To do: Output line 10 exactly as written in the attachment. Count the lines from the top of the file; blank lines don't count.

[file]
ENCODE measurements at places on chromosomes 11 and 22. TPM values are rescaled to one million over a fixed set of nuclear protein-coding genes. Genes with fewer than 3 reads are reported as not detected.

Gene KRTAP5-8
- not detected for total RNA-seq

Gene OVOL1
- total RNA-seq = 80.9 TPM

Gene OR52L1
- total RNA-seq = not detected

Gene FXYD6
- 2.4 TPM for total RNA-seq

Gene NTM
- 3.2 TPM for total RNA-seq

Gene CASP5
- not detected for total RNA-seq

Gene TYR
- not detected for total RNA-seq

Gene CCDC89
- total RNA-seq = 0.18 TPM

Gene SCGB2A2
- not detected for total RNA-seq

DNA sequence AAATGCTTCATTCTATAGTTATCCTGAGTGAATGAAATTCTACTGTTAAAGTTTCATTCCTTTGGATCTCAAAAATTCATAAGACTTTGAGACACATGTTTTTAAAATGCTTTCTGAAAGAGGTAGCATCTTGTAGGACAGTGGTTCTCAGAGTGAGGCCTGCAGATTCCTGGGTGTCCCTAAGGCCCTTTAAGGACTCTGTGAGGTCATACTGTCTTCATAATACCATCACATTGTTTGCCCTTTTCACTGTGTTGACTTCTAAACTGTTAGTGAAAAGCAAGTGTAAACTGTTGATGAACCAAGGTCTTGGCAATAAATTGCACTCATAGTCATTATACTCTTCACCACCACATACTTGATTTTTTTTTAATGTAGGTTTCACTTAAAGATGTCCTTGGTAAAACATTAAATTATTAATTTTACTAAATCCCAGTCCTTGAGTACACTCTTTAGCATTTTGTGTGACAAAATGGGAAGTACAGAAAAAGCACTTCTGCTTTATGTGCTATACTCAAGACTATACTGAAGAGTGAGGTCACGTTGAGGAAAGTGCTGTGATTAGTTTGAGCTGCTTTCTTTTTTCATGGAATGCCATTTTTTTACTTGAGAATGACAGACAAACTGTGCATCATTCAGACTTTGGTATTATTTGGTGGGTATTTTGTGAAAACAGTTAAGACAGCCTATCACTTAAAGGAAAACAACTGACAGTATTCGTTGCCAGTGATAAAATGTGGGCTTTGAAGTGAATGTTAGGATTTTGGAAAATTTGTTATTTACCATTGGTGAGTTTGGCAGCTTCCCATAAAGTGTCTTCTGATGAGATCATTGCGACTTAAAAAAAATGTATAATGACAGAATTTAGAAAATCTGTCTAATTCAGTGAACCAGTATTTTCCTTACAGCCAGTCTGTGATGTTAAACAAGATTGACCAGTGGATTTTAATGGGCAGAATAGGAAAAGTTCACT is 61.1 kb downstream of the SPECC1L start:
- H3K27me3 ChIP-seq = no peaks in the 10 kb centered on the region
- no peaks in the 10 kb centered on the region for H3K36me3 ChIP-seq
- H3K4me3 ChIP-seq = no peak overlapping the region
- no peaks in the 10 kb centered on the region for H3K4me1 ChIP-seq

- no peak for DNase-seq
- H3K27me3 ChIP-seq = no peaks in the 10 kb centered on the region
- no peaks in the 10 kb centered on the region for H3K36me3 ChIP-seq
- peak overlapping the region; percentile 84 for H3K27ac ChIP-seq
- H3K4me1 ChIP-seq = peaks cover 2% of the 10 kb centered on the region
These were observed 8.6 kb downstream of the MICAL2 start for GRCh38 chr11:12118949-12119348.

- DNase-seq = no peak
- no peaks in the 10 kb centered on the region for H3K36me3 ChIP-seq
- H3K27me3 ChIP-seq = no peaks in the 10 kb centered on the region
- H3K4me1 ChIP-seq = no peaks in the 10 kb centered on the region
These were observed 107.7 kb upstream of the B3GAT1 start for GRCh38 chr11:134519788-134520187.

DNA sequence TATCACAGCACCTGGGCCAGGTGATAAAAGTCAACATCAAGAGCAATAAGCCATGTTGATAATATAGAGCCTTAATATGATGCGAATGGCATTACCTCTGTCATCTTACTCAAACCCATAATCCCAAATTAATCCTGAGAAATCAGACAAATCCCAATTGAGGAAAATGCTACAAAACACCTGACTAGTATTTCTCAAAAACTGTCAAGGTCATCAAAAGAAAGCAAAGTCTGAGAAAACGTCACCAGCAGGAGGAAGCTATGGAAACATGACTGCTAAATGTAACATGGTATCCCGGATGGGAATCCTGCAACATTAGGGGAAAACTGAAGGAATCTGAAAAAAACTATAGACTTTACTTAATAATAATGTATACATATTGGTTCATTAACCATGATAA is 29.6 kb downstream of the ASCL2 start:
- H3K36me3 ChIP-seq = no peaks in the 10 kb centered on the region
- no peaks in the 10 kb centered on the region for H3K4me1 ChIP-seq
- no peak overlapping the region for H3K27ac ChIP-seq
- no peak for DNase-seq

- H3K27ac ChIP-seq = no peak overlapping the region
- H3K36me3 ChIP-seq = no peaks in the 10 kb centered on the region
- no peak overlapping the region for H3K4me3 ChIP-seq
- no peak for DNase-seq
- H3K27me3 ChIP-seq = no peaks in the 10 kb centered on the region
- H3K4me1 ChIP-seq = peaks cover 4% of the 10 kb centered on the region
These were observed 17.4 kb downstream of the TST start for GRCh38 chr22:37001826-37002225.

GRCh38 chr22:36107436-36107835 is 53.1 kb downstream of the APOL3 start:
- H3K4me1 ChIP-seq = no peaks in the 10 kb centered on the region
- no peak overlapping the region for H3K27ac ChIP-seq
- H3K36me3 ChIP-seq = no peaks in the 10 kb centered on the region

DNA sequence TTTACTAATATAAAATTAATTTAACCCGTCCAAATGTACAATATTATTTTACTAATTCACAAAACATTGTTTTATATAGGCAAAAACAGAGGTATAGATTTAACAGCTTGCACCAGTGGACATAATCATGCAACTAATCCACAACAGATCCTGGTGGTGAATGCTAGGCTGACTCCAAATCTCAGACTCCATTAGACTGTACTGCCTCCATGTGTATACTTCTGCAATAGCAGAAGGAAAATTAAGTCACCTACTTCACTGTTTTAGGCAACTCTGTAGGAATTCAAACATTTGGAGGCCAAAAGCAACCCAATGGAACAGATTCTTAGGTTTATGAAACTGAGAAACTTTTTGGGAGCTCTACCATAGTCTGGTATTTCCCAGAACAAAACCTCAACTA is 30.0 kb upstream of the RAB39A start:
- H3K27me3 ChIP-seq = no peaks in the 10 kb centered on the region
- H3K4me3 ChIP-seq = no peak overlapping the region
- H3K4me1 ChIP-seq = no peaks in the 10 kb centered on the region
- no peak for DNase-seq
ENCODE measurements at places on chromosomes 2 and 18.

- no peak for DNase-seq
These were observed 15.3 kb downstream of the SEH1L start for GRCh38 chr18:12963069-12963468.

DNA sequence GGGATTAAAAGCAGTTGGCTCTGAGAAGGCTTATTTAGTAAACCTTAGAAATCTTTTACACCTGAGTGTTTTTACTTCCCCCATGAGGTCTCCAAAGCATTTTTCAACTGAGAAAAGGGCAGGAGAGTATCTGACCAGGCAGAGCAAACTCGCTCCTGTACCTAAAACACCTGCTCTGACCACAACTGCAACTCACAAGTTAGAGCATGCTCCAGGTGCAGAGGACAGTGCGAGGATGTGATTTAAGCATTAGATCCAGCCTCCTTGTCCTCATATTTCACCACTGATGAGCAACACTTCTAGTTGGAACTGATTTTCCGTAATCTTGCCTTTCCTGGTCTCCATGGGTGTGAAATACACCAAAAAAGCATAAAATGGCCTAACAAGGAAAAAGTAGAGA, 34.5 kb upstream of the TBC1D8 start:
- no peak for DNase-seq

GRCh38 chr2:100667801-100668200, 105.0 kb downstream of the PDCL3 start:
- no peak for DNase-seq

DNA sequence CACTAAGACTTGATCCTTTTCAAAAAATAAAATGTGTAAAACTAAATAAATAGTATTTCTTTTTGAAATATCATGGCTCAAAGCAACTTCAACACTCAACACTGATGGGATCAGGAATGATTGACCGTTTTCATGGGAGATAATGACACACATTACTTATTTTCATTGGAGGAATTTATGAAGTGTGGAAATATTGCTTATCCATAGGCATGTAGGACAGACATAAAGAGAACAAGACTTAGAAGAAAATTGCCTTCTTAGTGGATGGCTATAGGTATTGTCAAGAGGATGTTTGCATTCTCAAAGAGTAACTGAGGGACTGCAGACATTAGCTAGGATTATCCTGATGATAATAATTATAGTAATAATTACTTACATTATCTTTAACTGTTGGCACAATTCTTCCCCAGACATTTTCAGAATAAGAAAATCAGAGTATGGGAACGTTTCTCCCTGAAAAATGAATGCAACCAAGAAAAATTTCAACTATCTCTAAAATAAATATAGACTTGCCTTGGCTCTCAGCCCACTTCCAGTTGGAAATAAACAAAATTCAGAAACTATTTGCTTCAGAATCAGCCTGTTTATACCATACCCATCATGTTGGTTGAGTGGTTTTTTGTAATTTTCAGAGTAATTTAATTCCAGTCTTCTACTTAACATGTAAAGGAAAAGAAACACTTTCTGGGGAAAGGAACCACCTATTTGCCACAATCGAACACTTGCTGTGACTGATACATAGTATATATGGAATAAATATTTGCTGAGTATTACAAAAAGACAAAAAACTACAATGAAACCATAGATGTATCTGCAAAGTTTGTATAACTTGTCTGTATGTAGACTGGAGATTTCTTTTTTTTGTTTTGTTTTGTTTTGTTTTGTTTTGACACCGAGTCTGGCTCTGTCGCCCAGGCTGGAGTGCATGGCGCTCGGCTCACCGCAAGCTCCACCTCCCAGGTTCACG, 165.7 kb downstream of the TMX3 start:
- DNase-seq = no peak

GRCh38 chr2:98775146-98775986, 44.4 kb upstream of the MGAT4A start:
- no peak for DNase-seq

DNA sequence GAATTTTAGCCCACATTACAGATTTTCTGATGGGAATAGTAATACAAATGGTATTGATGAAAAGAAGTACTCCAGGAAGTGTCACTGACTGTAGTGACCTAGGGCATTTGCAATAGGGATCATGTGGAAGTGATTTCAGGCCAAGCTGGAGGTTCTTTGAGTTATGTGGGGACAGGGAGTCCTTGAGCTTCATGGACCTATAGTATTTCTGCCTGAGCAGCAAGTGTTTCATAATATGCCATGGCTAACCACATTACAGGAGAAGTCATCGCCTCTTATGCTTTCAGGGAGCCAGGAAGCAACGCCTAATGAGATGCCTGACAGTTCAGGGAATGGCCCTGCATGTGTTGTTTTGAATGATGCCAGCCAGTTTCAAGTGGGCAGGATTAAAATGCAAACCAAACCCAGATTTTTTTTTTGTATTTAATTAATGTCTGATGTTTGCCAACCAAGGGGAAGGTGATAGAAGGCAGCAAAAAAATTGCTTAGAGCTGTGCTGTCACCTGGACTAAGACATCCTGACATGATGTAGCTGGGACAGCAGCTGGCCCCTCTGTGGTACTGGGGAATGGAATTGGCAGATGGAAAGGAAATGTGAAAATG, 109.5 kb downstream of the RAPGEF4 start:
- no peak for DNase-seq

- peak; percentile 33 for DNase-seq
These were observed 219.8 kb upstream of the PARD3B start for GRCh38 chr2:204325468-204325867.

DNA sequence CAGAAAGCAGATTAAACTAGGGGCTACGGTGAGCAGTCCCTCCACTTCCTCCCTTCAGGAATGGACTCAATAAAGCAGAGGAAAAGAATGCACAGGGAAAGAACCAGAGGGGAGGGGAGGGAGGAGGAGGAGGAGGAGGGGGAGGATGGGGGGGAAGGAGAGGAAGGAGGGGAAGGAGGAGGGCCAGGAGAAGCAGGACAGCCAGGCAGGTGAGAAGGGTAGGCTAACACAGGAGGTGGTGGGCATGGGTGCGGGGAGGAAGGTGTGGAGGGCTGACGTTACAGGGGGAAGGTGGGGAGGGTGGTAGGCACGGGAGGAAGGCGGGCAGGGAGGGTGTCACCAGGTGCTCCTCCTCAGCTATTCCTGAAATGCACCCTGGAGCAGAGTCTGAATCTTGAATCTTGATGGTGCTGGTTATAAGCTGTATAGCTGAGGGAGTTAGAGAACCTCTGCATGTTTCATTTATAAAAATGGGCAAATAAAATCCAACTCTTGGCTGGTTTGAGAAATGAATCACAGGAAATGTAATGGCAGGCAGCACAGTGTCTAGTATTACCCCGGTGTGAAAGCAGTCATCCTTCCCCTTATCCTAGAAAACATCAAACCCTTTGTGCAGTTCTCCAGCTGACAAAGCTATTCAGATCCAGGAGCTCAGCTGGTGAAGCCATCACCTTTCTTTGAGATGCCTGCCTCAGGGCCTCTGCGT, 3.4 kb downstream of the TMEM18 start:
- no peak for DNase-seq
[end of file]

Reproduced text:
Gene NTM